Tuesday, June 20, 2006

But wait, there's more

The new estate tax reform bill introduced in the House, H.R. 5638, the Permanent Estate Tax Relief Act of 2006, sets the estate tax rate for estates of up to $25 million equal to the rate on long-term capital gains. For most of the revenue-scoring window, that will be 20%. For amounts above $25 million, the rate doubles, to 40%. When you consider that under the new law revenue will be collected during 2010, compared to no collections under current law, the "cost" of this reform should be modest.

Another revenue raiser:
Back in 2001 the credit for state death taxes was converted to a deduction, which had the practical effect of passing most of the "revenue cost" of the estate tax reductions down to the states. About half of the states no longer collect death taxes, as a result of the change. The proposed law eliminates the deduction for state taxes also, after 2009. The old credit is not restored, and IRC Sec. 2011 (which included the table for calculating the state death tax credit) is deleted as "deadwood." Also deleted as deadwood, IRC Sec. 2057, the paltry relief offered to small businesses that's already been overshadowed by larger exemption amounts.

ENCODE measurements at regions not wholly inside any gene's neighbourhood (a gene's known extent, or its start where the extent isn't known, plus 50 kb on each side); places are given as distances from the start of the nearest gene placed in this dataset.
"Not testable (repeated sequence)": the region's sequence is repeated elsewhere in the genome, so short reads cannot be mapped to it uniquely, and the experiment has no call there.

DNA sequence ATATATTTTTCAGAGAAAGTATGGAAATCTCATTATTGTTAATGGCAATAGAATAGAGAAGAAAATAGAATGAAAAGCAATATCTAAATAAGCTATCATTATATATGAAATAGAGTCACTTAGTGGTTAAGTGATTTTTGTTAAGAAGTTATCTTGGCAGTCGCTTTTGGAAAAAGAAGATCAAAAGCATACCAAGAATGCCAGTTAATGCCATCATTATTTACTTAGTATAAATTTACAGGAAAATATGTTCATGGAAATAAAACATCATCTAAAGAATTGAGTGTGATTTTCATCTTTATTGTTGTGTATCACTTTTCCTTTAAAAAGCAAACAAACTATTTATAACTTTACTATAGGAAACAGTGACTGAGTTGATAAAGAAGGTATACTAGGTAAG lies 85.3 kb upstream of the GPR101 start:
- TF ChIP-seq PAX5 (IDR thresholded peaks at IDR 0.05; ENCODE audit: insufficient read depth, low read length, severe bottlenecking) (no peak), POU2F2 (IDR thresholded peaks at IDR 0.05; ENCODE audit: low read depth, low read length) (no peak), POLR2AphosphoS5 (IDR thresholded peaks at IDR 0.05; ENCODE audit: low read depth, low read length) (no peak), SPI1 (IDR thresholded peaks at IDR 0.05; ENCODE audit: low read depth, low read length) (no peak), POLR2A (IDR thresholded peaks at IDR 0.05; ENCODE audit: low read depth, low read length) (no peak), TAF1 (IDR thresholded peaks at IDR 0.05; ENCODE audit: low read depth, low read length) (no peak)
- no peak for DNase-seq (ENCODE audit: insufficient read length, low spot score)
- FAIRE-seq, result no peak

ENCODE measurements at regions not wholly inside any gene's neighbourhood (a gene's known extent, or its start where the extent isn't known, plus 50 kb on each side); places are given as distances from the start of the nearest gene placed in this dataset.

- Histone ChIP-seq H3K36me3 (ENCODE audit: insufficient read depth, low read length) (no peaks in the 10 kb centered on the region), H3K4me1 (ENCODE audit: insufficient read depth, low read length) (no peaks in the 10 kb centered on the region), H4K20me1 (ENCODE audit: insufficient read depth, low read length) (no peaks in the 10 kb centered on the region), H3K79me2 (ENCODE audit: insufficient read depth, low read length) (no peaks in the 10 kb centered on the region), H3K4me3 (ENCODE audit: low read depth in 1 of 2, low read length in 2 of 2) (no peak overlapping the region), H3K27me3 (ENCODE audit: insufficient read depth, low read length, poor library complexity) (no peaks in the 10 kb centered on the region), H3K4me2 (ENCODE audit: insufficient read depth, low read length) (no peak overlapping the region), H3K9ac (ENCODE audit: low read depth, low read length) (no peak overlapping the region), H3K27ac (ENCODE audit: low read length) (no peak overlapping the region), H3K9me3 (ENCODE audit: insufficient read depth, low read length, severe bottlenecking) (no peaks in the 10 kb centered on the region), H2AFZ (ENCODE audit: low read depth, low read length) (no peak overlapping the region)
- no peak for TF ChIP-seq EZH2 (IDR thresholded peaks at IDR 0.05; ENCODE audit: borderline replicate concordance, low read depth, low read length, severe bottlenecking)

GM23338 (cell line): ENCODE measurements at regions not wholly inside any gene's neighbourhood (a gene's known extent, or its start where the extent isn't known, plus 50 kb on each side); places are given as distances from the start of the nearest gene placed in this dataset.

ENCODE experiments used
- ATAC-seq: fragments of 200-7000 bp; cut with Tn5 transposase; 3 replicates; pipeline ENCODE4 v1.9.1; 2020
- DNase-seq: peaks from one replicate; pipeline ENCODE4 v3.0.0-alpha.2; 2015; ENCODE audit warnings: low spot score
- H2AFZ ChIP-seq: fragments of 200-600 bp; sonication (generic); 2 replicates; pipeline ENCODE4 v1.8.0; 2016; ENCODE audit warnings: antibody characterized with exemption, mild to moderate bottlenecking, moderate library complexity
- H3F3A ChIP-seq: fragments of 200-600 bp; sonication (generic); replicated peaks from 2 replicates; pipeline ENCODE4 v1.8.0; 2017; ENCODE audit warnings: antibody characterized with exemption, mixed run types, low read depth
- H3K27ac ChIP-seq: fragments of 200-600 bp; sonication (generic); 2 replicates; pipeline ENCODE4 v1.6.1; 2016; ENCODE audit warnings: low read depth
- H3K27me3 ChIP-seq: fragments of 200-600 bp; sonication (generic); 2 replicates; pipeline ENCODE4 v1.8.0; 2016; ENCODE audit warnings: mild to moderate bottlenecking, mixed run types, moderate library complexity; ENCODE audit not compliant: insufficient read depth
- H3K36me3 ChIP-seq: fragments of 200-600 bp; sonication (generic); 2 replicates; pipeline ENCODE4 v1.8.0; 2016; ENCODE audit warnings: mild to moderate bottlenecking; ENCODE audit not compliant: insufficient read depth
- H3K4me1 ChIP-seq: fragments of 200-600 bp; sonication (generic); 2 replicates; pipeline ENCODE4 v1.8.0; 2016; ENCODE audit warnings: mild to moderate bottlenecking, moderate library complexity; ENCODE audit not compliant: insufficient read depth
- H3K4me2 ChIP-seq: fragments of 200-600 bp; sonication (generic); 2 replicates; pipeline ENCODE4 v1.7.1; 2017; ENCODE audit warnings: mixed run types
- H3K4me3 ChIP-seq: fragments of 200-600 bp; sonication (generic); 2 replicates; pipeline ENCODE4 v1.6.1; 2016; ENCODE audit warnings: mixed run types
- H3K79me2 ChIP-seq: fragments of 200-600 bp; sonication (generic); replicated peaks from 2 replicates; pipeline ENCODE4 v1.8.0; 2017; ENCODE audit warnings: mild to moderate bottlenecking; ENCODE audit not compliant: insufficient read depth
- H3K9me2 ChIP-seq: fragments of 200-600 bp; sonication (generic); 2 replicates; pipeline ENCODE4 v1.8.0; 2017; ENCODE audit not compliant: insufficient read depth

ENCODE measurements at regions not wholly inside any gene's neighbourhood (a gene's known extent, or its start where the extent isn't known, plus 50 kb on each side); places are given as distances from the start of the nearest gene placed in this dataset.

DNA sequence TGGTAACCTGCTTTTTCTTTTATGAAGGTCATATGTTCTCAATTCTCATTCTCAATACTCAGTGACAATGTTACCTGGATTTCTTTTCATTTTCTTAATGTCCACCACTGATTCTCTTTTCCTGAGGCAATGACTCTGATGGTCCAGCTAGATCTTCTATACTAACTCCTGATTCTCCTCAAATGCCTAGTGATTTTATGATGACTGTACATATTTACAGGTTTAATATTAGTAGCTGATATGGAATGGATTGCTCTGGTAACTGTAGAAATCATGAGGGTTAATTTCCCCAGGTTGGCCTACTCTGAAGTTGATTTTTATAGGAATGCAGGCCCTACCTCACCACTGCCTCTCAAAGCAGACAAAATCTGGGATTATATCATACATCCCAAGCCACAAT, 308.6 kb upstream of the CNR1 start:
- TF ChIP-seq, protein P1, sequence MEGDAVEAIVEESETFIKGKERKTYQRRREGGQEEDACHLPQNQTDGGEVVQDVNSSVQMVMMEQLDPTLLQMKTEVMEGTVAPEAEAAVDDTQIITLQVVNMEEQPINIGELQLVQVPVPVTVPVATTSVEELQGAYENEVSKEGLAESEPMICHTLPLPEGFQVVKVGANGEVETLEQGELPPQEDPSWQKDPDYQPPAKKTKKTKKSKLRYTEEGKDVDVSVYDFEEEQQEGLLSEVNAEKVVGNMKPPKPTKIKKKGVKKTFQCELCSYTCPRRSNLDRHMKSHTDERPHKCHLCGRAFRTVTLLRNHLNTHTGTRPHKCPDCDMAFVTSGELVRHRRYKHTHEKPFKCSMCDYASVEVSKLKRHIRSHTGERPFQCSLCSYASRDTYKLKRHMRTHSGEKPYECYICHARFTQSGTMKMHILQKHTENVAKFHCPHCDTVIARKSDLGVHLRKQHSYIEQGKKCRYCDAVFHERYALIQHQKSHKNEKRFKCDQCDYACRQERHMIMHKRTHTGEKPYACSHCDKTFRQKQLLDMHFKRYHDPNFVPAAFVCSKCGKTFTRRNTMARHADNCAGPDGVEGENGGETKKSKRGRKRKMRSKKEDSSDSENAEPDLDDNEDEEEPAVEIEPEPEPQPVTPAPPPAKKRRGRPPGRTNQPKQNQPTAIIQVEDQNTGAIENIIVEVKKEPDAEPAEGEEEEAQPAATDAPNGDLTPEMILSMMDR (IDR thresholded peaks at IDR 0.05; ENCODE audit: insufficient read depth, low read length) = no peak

More good news: The estate and gift taxes will be reunified. That means that beginning in 2010 the federal exemption for gift taxes jumps to $5 million, from the currently scheduled $1 million. So the tax disincentive for lifetime execution of estate planning strategies will be abolished.

No comments: